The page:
Ron Adam wrote:
> Kay Schluehr wrote:
> > Here might be an interesting puzzle for people who like sorting
> > algorithms ( and no I'm not a student anymore and the problem is not a
> > students 'homework' but a particular question associated with a
> > computer algebra system in Python I'm currently developing in my
> > sparetime ).
> <folded>
> >>>>x = 7*a*b*a*9
> >>>>x.factors.sort()
> >>>>x
> >
> > a*a*b*7*9
> >
> > -> (a**2)*b*63
> >
> > Now lets drop the assumption that a and b commute. More general: let be
> > M a set of expressions and X a subset of M where each element of X
> > commutes with each element of M: how can a product with factors in M be
> > evaluated/simplified under the condition of additional information X?
> >
> > It would be interesting to examine some sorting algorithms on factor
> > lists with constrained item transpositions. Any suggestions?
> >
> > Regards,
> > Kay
> Looks interesting Kay.

I think so too :) And grouping by sorting may be interesting also for
people who are not dealing with algebraic structures.

> I think while the built in sort works as a convenience, you will need to
> write your own more specialized methods, both an ordering (parser-sort),
> and simplify method, and call them alternately until no further changes
> are made.  (You might be able to combine them in the sort process as an
> optimization.)
> A constrained sort would be a combination of splitting (parsing) the
> list into sortable sub lists and sorting each sub list, possibly in a
> different manner, then reassembling it back.  And doing that possibly
> recursively till no further improvements are made or can be made.

I think a comparison function which is passed into Pythons builtin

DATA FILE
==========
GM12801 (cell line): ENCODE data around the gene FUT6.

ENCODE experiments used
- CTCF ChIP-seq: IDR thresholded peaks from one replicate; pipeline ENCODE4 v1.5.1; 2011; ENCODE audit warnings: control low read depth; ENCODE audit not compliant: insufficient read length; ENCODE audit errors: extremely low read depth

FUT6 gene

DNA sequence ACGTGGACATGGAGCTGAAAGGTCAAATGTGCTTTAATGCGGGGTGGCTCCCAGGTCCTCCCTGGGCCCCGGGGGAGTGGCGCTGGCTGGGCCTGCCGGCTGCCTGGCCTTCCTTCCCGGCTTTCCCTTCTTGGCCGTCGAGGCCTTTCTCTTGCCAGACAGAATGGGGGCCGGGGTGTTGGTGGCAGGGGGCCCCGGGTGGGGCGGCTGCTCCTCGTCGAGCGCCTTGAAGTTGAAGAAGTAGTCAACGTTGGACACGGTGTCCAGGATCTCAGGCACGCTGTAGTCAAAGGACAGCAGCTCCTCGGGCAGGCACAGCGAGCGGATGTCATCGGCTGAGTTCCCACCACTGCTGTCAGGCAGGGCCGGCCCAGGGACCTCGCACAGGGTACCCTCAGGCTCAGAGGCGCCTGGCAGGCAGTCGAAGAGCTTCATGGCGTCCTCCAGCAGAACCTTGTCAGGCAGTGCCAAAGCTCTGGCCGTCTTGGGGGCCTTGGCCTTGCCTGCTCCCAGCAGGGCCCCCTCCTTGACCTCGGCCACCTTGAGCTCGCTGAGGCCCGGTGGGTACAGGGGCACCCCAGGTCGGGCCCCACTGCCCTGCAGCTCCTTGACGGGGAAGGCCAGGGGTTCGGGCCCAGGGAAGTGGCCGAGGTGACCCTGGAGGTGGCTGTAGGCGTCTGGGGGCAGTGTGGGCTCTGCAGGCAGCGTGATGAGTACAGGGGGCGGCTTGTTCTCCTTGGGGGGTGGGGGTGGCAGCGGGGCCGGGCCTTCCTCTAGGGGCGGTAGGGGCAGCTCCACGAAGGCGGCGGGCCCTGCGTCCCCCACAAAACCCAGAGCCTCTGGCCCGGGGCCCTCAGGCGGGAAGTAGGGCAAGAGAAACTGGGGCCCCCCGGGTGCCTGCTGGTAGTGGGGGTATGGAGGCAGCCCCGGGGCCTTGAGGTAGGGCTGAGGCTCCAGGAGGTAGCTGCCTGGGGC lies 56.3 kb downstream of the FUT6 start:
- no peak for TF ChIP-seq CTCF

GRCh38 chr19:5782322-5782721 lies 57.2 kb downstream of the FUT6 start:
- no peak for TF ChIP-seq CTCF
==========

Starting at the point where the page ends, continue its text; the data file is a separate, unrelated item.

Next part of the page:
sort() should be sufficient to solve the problem. I guess the
comparison defines a total order on the set of elements defined by the
list to sort.

> On a more general note, I think a constrained sort algorithm is a good
> idea and may have more general uses as well.
> Something I was thinking of is a sort where instead of giving a
> function, you give it a sort key list.  Then you can possibly sort
> anything in any arbitrary order depending on the key list.
>     sort(alist, [0,1,2,3,4,5,6,7,8,9])   # Sort numbers forward
>     sort(alist, [9,8,7,6,5,4,3,2,1,0])   # Reverse sort
>     sort(alist, [1,3,5,7,9,0,2,4,6,8])   # Odd-Even sort
>     sort(alist, [int,str,float])         # sort types

Seems like you want to establish a total order of elements statically.
Don't believe that this is necessary.

> These are just suggestions, I haven't worked out the details.  It could
> probably be done currently with pythons built in sort by writing a
> custom compare function that takes a key list.


> How fine grained the key
> list is is also something that would need to be worked out.  Could it
> handle words and whole numbers instead of letters and digits?  How does
> one specify which?  What about complex objects?

In order to handle complex objects one needs more algebra ;)

Since the class M only provides one operation I made the problem as
simple as possible ( complex expressions do not exist in M because
__mul__ is associative  - this is already a reduction rule ).



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